Diabetes is Absolutely a Big Deal

by Brandon

Gonna’ get a little personal on this one. I normally don’t talk about my personal life in any substantive way, but November is Diabetes Awareness Month and today is actually World Diabetes Day, so I feel like I owe it to my wife to talk a little about the disease. You see, my wife has type 1 diabetes. She was diagnosed when she was 4 years old. She got her first insulin pump when she was 10. Because the insulin pump is permanently attached to her hip, it’s often a conversation-starter for folks. I’m going to tell you about one of the first times I witnessed one of these conversations, which also happens to be my first major lesson in regards to diabetes.

We were on a cruise, heading toward the Bahamas. It was our honeymoon. For the duration of the cruise, we shared our dinner table with another couple. If I remember correctly, they were from North Carolina. On the second night, we were having dinner and getting to know this other couple when they noticed my wife’s insulin pump. As soon as they saw my wife pressing buttons on the little device attached to her hip, they asked about it.

My wife gladly explained what it was. She explained that she had diabetes and she explained that the pump helped her to maintain regular blood glucose levels. The other couple seemed genuinely interested and this led to a rather drawn out question-and-answer session about diabetes.

“So you can’t eat sugar?”

“I can eat sugar. I just have to keep track of carbs and adjust my insulin appropriately.”

“Does it hurt when it pumps insulin?”

“Not really.”

“Do you ever take it off?”

“I take it off when I shower, but really, it’s attached pretty much all the time.”

“So you have a needle in your stomach at all times?”

“It’s technically a small tube, not a needle, but yeah. It’s always there.”

“When did you get diabetes?”

“I was diagnosed when I was 4.”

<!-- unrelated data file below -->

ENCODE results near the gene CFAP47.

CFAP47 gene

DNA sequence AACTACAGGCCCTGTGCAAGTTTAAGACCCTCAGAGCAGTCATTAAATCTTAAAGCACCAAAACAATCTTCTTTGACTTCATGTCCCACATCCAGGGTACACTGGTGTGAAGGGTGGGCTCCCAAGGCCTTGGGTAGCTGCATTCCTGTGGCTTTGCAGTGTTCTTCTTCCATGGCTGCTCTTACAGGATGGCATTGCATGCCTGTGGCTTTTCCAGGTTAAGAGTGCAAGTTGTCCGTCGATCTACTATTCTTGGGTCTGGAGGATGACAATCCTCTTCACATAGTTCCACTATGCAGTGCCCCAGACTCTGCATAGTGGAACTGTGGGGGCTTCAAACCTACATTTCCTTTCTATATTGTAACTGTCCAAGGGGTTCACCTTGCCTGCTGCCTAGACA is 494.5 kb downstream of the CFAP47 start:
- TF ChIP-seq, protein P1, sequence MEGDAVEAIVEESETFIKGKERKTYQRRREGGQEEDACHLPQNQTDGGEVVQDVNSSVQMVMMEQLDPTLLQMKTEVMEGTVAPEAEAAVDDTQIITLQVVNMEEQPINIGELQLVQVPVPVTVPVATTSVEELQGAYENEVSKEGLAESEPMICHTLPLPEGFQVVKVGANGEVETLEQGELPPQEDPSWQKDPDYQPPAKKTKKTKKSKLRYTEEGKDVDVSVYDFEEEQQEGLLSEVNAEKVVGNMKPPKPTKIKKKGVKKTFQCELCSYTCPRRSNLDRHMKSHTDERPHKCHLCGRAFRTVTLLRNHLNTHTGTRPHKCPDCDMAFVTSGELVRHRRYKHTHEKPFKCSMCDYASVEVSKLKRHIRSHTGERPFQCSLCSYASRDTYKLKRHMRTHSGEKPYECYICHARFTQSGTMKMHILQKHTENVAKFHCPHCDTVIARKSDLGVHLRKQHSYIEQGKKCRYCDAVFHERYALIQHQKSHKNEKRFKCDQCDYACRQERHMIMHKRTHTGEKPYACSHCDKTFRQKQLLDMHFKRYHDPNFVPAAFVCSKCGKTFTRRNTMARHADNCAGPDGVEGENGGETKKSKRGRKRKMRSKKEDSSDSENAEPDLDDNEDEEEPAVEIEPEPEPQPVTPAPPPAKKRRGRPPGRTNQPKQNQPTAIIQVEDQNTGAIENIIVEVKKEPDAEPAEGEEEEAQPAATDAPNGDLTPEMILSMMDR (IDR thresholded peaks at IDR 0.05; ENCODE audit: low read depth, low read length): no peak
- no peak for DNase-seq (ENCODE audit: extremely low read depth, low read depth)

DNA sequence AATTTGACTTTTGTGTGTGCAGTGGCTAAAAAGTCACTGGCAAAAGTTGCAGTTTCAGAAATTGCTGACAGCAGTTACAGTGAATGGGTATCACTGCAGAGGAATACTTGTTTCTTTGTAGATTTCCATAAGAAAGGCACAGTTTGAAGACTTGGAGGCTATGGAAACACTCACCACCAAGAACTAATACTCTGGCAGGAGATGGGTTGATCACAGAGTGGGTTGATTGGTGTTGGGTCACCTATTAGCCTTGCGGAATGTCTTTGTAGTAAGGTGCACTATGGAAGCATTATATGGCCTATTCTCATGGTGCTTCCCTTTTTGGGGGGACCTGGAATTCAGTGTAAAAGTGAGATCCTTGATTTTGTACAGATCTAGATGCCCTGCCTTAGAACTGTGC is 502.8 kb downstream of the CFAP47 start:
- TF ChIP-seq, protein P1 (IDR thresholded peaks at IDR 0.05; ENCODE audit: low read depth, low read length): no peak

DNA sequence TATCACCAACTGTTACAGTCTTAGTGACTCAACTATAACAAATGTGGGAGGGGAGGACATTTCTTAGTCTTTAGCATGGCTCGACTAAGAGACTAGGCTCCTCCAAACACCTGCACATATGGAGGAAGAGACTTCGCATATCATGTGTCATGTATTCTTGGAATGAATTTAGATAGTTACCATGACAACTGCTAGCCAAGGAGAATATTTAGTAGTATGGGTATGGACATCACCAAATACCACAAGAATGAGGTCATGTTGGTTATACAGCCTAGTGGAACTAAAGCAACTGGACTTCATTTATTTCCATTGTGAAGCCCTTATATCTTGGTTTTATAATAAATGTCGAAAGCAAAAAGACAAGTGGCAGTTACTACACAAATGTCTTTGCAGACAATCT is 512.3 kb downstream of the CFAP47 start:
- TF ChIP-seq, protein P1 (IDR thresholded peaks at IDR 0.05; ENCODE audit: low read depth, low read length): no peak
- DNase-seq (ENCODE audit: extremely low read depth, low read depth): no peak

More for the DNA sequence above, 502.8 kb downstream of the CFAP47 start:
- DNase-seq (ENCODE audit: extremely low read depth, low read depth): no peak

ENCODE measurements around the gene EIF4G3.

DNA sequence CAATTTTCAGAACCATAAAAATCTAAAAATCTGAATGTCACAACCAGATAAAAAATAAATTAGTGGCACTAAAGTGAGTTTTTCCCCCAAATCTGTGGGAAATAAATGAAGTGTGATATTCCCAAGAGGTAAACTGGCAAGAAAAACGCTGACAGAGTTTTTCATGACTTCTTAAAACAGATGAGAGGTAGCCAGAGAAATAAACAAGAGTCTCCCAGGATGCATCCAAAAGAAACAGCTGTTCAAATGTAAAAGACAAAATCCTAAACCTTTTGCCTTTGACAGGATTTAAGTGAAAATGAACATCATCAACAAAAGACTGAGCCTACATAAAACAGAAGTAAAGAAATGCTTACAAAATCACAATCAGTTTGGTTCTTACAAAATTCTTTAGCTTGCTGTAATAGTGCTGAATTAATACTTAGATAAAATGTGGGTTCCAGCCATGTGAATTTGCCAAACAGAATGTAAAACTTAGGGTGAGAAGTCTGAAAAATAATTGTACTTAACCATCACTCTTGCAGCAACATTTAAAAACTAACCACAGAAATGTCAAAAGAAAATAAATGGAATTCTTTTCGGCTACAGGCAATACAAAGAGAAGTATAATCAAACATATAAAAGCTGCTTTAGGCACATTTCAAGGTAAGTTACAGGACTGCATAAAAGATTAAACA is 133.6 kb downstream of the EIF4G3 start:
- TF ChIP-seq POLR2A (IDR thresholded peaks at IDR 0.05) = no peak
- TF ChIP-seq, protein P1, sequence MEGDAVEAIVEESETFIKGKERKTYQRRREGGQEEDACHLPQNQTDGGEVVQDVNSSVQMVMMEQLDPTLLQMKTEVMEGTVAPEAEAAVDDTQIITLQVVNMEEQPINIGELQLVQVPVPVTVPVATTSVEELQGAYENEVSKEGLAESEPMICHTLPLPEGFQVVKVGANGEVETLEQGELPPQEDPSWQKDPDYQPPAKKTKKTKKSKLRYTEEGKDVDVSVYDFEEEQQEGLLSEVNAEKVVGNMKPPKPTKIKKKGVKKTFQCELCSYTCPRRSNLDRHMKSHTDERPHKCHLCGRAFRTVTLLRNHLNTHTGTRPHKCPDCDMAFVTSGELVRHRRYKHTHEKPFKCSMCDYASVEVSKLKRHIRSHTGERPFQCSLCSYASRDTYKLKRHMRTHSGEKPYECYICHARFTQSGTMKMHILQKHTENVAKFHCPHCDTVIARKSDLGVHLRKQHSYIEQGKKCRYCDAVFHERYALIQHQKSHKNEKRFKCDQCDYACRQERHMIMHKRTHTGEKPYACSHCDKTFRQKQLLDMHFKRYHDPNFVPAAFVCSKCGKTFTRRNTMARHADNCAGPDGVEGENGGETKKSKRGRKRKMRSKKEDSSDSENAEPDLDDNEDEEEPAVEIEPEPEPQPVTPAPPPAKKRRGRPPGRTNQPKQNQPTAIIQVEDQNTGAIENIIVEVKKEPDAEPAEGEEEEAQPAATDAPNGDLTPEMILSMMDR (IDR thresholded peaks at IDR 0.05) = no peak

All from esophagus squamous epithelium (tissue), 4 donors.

“So you have juvenile diabetes?”

“Yeah. It’s also called type 1 diabetes.”

It went on like this throughout dinner. After several minutes, I began to feel protective of my wife. She was there to enjoy a cruise, after all. She wasn’t here to host a diabetes seminar. I started to worry that all the questions were making my wife uncomfortable, so I decided to move the conversation to a new topic.

“It’s not a big deal,” I interjected, “as long as she takes care of herself.”

The man and his wife both just nodded, apparently understanding that I was basically saying, “Let’s move on.” The conversation quickly moved on to the inherent awesomeness of being on a cruise.

I felt good. I had successfully moved the conversation to something more pleasant without creating any awkwardness.

Or so I thought…

After dinner, as we were walking to the upper deck, my wife stopped in a hallway and said, “Bran, can I get preachy for a minute?”

“Sure.” I could tell she was slightly nervous.

She was quiet for a few seconds, then said, “Don’t ever tell people diabetes is not a big deal.”

“Ah, crap,” I said. “I’m sorry. I was just trying to move the conversation along. I figured you were getting tired of all the questions.”

“That’s cool,” my wife said with a smile. She wasn’t angry. She just wanted to make sure I understood. “I appreciate that you were looking out for me, but I’m fine with answering questions about diabetes. It’s something I’ve lived with all my life and I’m happy to answer questions about it.”

“Got it,” I said.

“I just want to make sure you understand that diabetes is a big deal,” Laura said. “It’s a deadly disease that has killed millions of people.”

“Consider me properly chastised,” I said.

“Good deal,” my wife said. “Now let’s go have fun.”

We went on to have a great time on the cruise.

Intellectually, I understood my wife’s point, but I didn’t get it on any kind of emotional level. Not  yet.

A couple months later, I got it. Life rammed the lesson home.  (Continue to Page 2)

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